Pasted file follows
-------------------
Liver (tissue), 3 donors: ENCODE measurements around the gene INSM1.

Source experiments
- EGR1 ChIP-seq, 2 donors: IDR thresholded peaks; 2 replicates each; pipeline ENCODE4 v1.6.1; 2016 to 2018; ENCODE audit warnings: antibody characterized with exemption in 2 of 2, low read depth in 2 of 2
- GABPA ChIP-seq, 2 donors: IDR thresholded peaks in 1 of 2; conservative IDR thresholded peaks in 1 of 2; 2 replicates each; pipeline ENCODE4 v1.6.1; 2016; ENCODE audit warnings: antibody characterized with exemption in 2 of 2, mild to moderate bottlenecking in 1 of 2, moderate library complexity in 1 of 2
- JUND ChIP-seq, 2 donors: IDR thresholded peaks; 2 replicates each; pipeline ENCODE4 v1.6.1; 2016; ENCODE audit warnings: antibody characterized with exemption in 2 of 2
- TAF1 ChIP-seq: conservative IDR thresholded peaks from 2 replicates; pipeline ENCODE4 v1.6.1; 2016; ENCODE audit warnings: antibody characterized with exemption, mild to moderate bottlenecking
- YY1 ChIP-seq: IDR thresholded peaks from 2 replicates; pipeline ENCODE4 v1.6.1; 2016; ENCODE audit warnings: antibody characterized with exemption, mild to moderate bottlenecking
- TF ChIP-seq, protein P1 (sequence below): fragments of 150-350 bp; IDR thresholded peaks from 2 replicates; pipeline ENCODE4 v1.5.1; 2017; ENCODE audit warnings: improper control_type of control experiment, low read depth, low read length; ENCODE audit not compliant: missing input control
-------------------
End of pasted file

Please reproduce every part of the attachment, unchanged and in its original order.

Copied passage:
Liver (tissue), 3 donors: ENCODE measurements around the gene INSM1.

Source experiments
- EGR1 ChIP-seq, 2 donors: IDR thresholded peaks; 2 replicates each; pipeline ENCODE4 v1.6.1; 2016 to 2018; ENCODE audit warnings: antibody characterized with exemption in 2 of 2, low read depth in 2 of 2
- GABPA ChIP-seq, 2 donors: IDR thresholded peaks in 1 of 2; conservative IDR thresholded peaks in 1 of 2; 2 replicates each; pipeline ENCODE4 v1.6.1; 2016; ENCODE audit warnings: antibody characterized with exemption in 2 of 2, mild to moderate bottlenecking in 1 of 2, moderate library complexity in 1 of 2
- JUND ChIP-seq, 2 donors: IDR thresholded peaks; 2 replicates each; pipeline ENCODE4 v1.6.1; 2016; ENCODE audit warnings: antibody characterized with exemption in 2 of 2
- TAF1 ChIP-seq: conservative IDR thresholded peaks from 2 replicates; pipeline ENCODE4 v1.6.1; 2016; ENCODE audit warnings: antibody characterized with exemption, mild to moderate bottlenecking
- YY1 ChIP-seq: IDR thresholded peaks from 2 replicates; pipeline ENCODE4 v1.6.1; 2016; ENCODE audit warnings: antibody characterized with exemption, mild to moderate bottlenecking
- TF ChIP-seq, protein P1 (sequence below): fragments of 150-350 bp; IDR thresholded peaks from 2 replicates; pipeline ENCODE4 v1.5.1; 2017; ENCODE audit warnings: improper control_type of control experiment, low read depth, low read length; ENCODE audit not compliant: missing input control